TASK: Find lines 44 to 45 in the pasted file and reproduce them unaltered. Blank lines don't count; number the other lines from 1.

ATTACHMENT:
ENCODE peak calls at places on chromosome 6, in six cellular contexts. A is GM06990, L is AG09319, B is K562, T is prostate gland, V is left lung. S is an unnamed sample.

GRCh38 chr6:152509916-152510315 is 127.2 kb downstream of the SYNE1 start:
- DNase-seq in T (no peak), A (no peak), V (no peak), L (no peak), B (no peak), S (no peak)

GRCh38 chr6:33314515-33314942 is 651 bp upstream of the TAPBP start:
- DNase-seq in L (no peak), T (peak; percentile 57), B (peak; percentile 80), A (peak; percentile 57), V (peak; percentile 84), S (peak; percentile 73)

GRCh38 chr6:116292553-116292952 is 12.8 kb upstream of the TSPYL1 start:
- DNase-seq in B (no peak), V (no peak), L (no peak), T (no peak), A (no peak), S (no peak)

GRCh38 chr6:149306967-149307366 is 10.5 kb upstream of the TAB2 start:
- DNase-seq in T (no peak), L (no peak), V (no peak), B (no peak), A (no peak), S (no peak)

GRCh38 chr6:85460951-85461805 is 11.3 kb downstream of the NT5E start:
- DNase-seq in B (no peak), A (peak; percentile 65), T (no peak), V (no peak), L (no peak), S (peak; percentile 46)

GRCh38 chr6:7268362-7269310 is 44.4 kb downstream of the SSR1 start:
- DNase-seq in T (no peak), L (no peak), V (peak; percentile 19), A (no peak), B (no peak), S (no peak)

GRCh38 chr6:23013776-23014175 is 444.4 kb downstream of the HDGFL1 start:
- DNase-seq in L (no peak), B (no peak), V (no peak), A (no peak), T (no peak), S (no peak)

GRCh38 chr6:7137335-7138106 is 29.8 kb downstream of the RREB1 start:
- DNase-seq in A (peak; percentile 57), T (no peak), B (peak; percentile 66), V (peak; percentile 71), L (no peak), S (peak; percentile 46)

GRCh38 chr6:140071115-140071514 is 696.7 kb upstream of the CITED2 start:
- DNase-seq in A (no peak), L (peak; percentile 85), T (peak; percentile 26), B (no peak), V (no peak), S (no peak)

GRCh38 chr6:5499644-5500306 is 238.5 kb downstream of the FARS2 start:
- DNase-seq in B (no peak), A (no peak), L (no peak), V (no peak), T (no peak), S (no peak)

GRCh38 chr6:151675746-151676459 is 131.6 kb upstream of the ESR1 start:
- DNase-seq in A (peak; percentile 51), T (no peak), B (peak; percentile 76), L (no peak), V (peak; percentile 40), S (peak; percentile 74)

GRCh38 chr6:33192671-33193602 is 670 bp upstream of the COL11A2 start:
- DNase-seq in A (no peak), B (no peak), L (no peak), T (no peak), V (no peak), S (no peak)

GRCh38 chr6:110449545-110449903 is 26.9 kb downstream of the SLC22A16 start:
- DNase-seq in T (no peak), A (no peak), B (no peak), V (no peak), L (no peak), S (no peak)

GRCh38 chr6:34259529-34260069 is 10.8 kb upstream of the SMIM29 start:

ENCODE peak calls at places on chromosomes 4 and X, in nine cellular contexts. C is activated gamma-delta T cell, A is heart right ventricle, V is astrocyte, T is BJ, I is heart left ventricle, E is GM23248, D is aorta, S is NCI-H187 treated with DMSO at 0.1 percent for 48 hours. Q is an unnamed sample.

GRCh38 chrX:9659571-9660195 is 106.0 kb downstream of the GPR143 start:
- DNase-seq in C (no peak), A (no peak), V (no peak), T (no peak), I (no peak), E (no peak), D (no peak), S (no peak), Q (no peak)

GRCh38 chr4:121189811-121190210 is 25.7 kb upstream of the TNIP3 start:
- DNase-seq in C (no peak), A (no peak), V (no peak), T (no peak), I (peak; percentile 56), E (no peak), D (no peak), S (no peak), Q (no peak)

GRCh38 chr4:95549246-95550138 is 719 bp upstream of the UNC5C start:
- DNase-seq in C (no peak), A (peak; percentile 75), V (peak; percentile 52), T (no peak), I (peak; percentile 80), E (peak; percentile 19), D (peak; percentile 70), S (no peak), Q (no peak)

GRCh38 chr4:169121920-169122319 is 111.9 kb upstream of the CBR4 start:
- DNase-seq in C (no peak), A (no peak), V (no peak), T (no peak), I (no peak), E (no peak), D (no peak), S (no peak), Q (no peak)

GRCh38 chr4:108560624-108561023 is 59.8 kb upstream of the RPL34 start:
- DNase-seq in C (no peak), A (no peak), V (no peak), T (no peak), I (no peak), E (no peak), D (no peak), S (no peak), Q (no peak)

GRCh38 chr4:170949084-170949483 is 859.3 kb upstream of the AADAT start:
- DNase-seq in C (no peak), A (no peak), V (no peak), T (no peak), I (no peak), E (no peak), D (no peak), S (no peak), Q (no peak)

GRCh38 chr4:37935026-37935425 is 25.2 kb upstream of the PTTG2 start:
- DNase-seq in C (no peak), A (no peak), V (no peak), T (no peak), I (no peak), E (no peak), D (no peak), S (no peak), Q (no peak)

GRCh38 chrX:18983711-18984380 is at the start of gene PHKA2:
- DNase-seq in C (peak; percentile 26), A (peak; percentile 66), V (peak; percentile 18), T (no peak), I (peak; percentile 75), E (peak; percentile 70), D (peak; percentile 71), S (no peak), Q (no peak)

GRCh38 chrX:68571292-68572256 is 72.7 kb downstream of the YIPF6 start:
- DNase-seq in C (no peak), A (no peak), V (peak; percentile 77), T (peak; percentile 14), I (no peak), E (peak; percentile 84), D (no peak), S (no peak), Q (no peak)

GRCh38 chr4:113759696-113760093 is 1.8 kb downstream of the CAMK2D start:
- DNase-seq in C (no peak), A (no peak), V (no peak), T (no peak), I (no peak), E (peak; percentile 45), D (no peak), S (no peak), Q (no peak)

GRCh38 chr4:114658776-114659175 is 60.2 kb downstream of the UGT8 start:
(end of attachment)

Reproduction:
GRCh38 chrX:18983711-18984380 is at the start of gene PHKA2:
- DNase-seq in C (peak; percentile 26), A (peak; percentile 66), V (peak; percentile 18), T (no peak), I (peak; percentile 75), E (peak; percentile 70), D (peak; percentile 71), S (no peak), Q (no peak)